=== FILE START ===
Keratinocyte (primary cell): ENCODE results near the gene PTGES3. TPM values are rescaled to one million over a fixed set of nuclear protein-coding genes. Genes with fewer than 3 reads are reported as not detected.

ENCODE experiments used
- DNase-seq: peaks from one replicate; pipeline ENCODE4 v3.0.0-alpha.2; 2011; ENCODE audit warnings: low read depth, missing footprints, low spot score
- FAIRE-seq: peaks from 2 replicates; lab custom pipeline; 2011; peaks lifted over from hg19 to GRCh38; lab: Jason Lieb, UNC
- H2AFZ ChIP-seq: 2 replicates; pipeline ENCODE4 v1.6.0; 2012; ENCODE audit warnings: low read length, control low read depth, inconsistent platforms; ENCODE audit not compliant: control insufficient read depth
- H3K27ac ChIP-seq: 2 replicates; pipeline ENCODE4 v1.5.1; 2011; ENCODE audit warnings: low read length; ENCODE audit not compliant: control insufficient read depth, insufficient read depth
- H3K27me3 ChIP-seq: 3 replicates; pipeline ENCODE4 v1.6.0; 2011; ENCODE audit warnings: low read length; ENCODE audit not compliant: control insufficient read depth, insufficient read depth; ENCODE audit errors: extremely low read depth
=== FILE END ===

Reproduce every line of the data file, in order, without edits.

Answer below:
Keratinocyte (primary cell): ENCODE results near the gene PTGES3. TPM values are rescaled to one million over a fixed set of nuclear protein-coding genes. Genes with fewer than 3 reads are reported as not detected.

ENCODE experiments used
- DNase-seq: peaks from one replicate; pipeline ENCODE4 v3.0.0-alpha.2; 2011; ENCODE audit warnings: low read depth, missing footprints, low spot score
- FAIRE-seq: peaks from 2 replicates; lab custom pipeline; 2011; peaks lifted over from hg19 to GRCh38; lab: Jason Lieb, UNC
- H2AFZ ChIP-seq: 2 replicates; pipeline ENCODE4 v1.6.0; 2012; ENCODE audit warnings: low read length, control low read depth, inconsistent platforms; ENCODE audit not compliant: control insufficient read depth
- H3K27ac ChIP-seq: 2 replicates; pipeline ENCODE4 v1.5.1; 2011; ENCODE audit warnings: low read length; ENCODE audit not compliant: control insufficient read depth, insufficient read depth
- H3K27me3 ChIP-seq: 3 replicates; pipeline ENCODE4 v1.6.0; 2011; ENCODE audit warnings: low read length; ENCODE audit not compliant: control insufficient read depth, insufficient read depth; ENCODE audit errors: extremely low read depth